Yes it is a big warning sign and I had that sign with my son. I was 4 weeks out and all of a sudden started running low. Everyone on my team was on high alert and when I saw my OB he said if the next morning the blood sugars were again running low, we would have to check out the baby with ultrasound. Next morning low again, we rushed in, had the ultrasound and amino to see if his lungs were ready, he was and happily we delivered a healthy baby boy. But I must say those few days before were a little unnerving! I just suggest watching the blood sugars and keep the communication open with your team. Even though both my children were delivered c-section, it was the best thing. Both were perfect and I made it through with no problems. Pregnancy is just like diabetes, what works for me, might not work for you. Good luck and can’t wait to hear all the great news!

@Sally7 when that happened to you, did you notice that a precipitous change in your insulin requirements? Or a gradual leveling off? I’m having a hard time finding answers about what kind of change, exactly, I should be looking for. Thanks!

So wish I could remember. All I remember was fighting the highs during that last trimester was challenging. So when the lows started happening, I called both my endo & OB. That was when the possibility of the placenta failing did actually come into play. I am sure due to the lows we changed pump settings, but I really couldn’t tell you how much. But like I said the concern was pretty obvious with both doctors and there wasn’t any thinking. I called my endo the next morning with another low and was told to report to the hospital right away. Happy to say everyone worked out great but was a little unnerving. Again, can’t wait to hear the good news. Good luck!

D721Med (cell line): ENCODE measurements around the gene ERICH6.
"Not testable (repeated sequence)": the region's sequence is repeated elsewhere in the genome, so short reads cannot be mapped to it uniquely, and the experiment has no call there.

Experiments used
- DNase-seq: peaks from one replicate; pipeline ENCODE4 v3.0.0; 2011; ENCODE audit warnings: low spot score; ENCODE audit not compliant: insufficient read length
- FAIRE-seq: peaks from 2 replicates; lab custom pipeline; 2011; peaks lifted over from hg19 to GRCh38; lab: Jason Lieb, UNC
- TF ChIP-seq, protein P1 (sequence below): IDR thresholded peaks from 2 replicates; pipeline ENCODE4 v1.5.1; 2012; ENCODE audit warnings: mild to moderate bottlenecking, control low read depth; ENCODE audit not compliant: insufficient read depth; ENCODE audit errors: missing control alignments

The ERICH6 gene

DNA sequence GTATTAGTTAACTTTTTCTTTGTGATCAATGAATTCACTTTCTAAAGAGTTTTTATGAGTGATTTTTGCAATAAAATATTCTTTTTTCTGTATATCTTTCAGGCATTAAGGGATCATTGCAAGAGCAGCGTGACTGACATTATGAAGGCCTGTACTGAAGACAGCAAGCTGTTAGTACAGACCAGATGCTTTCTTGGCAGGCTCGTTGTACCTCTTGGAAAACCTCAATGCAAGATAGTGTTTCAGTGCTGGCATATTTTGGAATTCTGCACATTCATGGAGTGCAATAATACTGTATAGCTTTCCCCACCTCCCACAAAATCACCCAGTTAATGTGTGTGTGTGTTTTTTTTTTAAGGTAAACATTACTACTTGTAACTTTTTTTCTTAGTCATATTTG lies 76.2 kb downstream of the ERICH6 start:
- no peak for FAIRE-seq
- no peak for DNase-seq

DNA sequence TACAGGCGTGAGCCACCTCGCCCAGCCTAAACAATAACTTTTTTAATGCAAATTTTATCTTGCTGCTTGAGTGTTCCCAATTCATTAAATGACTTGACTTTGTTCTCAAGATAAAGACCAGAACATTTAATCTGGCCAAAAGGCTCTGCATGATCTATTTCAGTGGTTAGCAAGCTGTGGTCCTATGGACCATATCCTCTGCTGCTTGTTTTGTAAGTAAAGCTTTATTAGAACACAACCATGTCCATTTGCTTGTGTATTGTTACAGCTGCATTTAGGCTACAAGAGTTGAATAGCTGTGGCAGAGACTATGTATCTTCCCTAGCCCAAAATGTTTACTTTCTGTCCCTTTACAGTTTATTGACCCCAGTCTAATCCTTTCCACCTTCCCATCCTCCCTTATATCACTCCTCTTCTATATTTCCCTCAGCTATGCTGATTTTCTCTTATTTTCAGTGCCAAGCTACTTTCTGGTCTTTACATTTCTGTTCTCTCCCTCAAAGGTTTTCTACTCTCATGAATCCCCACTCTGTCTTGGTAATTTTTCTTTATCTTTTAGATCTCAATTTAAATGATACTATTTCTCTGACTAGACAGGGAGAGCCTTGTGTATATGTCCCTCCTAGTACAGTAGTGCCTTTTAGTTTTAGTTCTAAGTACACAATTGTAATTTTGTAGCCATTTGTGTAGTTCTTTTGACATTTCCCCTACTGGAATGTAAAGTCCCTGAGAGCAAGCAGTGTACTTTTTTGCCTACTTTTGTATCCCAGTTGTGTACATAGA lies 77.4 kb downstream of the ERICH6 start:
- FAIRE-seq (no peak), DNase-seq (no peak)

I felt like my insulin needs have been decreasing, so I went in for some monitoring today. They’re going to keep an eye on me, since nothing was too drastic.

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Sounds like they are watching you closely, so that’s great. Just keep testing and anything that is strange or different let them know. No matter he time. It’s their job to be there for you! Good luck and can’t wait to hear the great news!

I am only in my 2nd trimester but already discussed this with my team and they will
Individualize it, meaning close monitoring at the end of pregnancy, but barring any issues (placental problems, preeclampsia, macrosomnia, etc) they see no reason not to treat me as a regular patient. It is my understanding that those studies are quite outdated and back then control in the study subjects definitely wasn’t as good as many have today. My a1c is currently 5.4 so I feel like if my BG levels are normal I should not need to be treated as if they are abnormal (just monitored to make sure all is ok). I will be adamant I think on going until if not past my due date and avoiding unnecessary interventions barring any actual complications (such as those mentioned above) and my medical team is on board with that.